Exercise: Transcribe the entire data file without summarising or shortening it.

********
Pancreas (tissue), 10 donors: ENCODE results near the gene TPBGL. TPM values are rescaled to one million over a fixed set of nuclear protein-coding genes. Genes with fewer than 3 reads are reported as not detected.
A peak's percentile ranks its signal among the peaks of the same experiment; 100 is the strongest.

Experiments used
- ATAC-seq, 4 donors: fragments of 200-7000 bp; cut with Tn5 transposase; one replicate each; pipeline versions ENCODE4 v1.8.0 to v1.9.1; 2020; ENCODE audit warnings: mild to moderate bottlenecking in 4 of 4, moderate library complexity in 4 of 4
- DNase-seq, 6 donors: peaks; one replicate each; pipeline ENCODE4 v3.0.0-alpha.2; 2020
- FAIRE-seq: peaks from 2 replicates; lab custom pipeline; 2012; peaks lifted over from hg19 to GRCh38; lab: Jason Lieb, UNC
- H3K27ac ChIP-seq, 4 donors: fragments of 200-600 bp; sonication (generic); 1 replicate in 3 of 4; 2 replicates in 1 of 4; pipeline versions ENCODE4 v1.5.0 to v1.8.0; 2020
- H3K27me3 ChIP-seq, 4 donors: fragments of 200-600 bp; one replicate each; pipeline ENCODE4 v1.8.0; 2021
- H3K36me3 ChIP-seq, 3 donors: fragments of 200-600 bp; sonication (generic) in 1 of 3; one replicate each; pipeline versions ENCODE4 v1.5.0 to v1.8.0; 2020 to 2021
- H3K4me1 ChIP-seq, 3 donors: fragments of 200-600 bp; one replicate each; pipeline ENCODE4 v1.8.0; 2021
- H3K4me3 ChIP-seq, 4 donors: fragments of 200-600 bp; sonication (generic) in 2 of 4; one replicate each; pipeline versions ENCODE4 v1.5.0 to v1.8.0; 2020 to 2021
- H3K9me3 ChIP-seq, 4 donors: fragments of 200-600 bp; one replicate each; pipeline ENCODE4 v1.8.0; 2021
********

Pancreas (tissue), 10 donors: ENCODE results near the gene TPBGL. TPM values are rescaled to one million over a fixed set of nuclear protein-coding genes. Genes with fewer than 3 reads are reported as not detected.
A peak's percentile ranks its signal among the peaks of the same experiment; 100 is the strongest.

Experiments used
- ATAC-seq, 4 donors: fragments of 200-7000 bp; cut with Tn5 transposase; one replicate each; pipeline versions ENCODE4 v1.8.0 to v1.9.1; 2020; ENCODE audit warnings: mild to moderate bottlenecking in 4 of 4, moderate library complexity in 4 of 4
- DNase-seq, 6 donors: peaks; one replicate each; pipeline ENCODE4 v3.0.0-alpha.2; 2020
- FAIRE-seq: peaks from 2 replicates; lab custom pipeline; 2012; peaks lifted over from hg19 to GRCh38; lab: Jason Lieb, UNC
- H3K27ac ChIP-seq, 4 donors: fragments of 200-600 bp; sonication (generic); 1 replicate in 3 of 4; 2 replicates in 1 of 4; pipeline versions ENCODE4 v1.5.0 to v1.8.0; 2020
- H3K27me3 ChIP-seq, 4 donors: fragments of 200-600 bp; one replicate each; pipeline ENCODE4 v1.8.0; 2021
- H3K36me3 ChIP-seq, 3 donors: fragments of 200-600 bp; sonication (generic) in 1 of 3; one replicate each; pipeline versions ENCODE4 v1.5.0 to v1.8.0; 2020 to 2021
- H3K4me1 ChIP-seq, 3 donors: fragments of 200-600 bp; one replicate each; pipeline ENCODE4 v1.8.0; 2021
- H3K4me3 ChIP-seq, 4 donors: fragments of 200-600 bp; sonication (generic) in 2 of 4; one replicate each; pipeline versions ENCODE4 v1.5.0 to v1.8.0; 2020 to 2021
- H3K9me3 ChIP-seq, 4 donors: fragments of 200-600 bp; one replicate each; pipeline ENCODE4 v1.8.0; 2021